Time to look at some commentaries! As I mentioned before, I'll be preaching on the gospel text, Luke 18:9-14.
I love how Working Preacher begins: the commentator lifts up the basic meaning of the text, which is to be humble, and then adds an important warning. He writes, "The difficulty with such an interpretive tact, however, is that we might as well end up preaching, 'Lord, we thank you that we are not like other people: hypocrites, overly pious, self righteous, or even like that Pharisee. We come to church each week, listen attentively to Scripture, and we have learned that we should always be humble.'" If we're praising ourselves for our humility, we've clearly missed the point. (I'm reminded of C.S. Lewis' description of pride as a hydra - when you cut off one head, three more sprout up in its place.)
As Working Preacher points out and I noticed myself in the text, the Pharisee is being both honest and virtuous. The Pharisee is doing everything he describes (fasting twice a week, tithing) and those actions are exactly what he is supposed to be doing. The Pharisee is following the law, which are God's expectations of God's people. Would that all of us were fasting twice a week and tithing! Working Preacher puts it this way: " It isn't that the Pharisee is speaking falsely, but rather that the Pharisee misses the true nature of his blessing. As Luke states in his introductory sentence, he has trusted in himself. His prayer of gratitude may be spoken to the Lord, but it is really about himself."
The tax collector, in contrast, knows his own unrighteousness. We have to keep in mind that tax collectors were seen practically as traitors to the people of Israel, in cahoots with the oppressive Roman regime. He cannot rely on his own righteousness, so he must rely on the mercy of God. Again, Working Preacher puts it better than I could: "Here is the essential contrast. One makes a claim to righteousness based on his own accomplishments, while the other relies entirely upon the Lord's benevolence." What I see here is a tension between action and attitude. Both are important. We should strive to act rightly; but right actions with wrong (self-focused) attitude leaves us like the Pharisee. By contrast, the tax collector is acting wrongly but thinking/believing rightly. It may be appropriate not to see action and attitude of equal importance, especially from a Lutheran perspective - the attitude here seems to be more important than the actions.
However, there's a problem here, too. Working Preacher warns me, "As soon as we fall prey to the temptation to divide humanity into any kind of groups, we have aligned ourselves squarely with the Pharisee. Whether our division is between righteous and sinners, as with the Pharisee, or even between the self-righteous and the humble, as with Luke, we are doomed." Well then. Luke has put us in a difficult position, hasn't he? A parable with contrasting characters teaches us the danger of placing people into categories.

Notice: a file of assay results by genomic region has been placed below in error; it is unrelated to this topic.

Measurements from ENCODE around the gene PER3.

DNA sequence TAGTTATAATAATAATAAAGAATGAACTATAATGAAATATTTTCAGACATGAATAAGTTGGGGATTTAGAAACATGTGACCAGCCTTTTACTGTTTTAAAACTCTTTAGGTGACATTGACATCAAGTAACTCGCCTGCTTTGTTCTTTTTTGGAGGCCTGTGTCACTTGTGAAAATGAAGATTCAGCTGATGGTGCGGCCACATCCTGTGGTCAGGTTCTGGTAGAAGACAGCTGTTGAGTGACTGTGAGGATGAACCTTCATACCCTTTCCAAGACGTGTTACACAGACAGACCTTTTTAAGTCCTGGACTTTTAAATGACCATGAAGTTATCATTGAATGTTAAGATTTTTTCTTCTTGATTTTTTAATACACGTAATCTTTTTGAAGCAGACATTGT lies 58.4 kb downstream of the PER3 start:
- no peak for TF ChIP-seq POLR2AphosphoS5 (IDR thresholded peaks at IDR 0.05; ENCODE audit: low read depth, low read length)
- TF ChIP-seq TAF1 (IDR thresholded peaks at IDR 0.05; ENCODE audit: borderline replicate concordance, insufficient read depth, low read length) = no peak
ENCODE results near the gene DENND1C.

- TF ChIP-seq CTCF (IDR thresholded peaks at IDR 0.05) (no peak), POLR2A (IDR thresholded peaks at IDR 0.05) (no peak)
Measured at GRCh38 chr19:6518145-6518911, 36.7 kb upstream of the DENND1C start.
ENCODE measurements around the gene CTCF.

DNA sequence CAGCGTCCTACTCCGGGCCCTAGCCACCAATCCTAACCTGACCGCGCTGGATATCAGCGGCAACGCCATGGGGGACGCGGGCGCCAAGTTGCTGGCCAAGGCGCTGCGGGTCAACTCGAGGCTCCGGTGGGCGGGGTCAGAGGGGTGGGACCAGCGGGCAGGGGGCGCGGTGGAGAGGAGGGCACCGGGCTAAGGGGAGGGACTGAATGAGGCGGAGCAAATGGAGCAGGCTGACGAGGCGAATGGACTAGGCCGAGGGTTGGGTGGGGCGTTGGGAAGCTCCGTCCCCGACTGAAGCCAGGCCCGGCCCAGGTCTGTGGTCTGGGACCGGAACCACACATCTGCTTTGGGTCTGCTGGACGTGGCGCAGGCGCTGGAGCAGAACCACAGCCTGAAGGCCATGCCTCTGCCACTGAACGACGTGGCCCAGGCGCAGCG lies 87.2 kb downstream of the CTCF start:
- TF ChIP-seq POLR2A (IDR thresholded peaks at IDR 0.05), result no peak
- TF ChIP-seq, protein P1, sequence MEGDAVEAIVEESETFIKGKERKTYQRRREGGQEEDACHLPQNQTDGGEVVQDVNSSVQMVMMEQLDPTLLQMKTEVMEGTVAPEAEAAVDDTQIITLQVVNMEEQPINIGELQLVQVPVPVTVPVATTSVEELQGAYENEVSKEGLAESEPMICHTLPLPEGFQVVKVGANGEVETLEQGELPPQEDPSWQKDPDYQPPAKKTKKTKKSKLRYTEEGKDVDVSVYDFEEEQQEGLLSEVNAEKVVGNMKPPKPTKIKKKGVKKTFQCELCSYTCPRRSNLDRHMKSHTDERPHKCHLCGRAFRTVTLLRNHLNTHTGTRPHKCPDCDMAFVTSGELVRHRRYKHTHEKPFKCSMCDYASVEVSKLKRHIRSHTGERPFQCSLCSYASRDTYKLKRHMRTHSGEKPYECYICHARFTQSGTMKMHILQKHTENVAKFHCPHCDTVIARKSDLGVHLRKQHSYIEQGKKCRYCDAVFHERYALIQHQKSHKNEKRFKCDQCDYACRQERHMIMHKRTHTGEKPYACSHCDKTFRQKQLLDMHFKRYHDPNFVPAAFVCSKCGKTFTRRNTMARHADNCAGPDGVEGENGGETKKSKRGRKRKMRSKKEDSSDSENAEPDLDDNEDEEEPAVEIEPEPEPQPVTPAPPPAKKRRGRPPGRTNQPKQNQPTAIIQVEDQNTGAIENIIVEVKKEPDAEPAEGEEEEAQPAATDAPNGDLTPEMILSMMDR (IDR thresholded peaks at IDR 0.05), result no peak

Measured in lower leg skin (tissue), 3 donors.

I also checked out two other commentaries: Joel Green's Lukan commentary in the NICNT series, and Joseph Fitzmyer's in the Anchor Bible series. One interesting point that Green raised is the Pharisee's actions go above and beyond: the Pharisee doesn't just fast one day a week, but twice; the Pharisee doesn't make distinctions about what income to tithe, but gives a tenth of everything. So his righteous actions are being highlighted almost to the point of caricature. Fitzmyer echoed some of the points above, and also had a note on that para I was wondering about (it is a comparative, hence the translation "rather").
There's one other important issue at stake here. For most of its history, the church has emphasized the danger of pride, considering it the worst of the seven deadly sins, or that hydra of C.S. Lewis. As a person who struggles with pride at times, I understand whence this emphasis comes. Pride can be insidious and can overwhelm everything we do. However, and this is a big caveat, not everyone finds pride to be their greatest sin. This point is often raised by feminist theologians because it often affects women more than men - but I think the point is an important one, even apart from the issue of gender. There are some people for whom excessive humility, rather than pride, is their consuming and destructive tendency. Women tend to be more affected than men by this issue because women, more than men, are socialized to be humble and serve others. For those who are not puffed up with pride but beaten down with too much humility, the problem of sin looks very different. If we drive home a message that says, "You must serve others, you must not think of yourself," the prideful people may be corrected - but others will be paralyzed and destroyed. Jesus tells us to "love our neighbor as ourself," and that formula requires both love of self and love of neighbor. So I, and I think anyone who preaches on this text, has to be careful that we speak to sin in all its forms, both self-centered and self-destroying.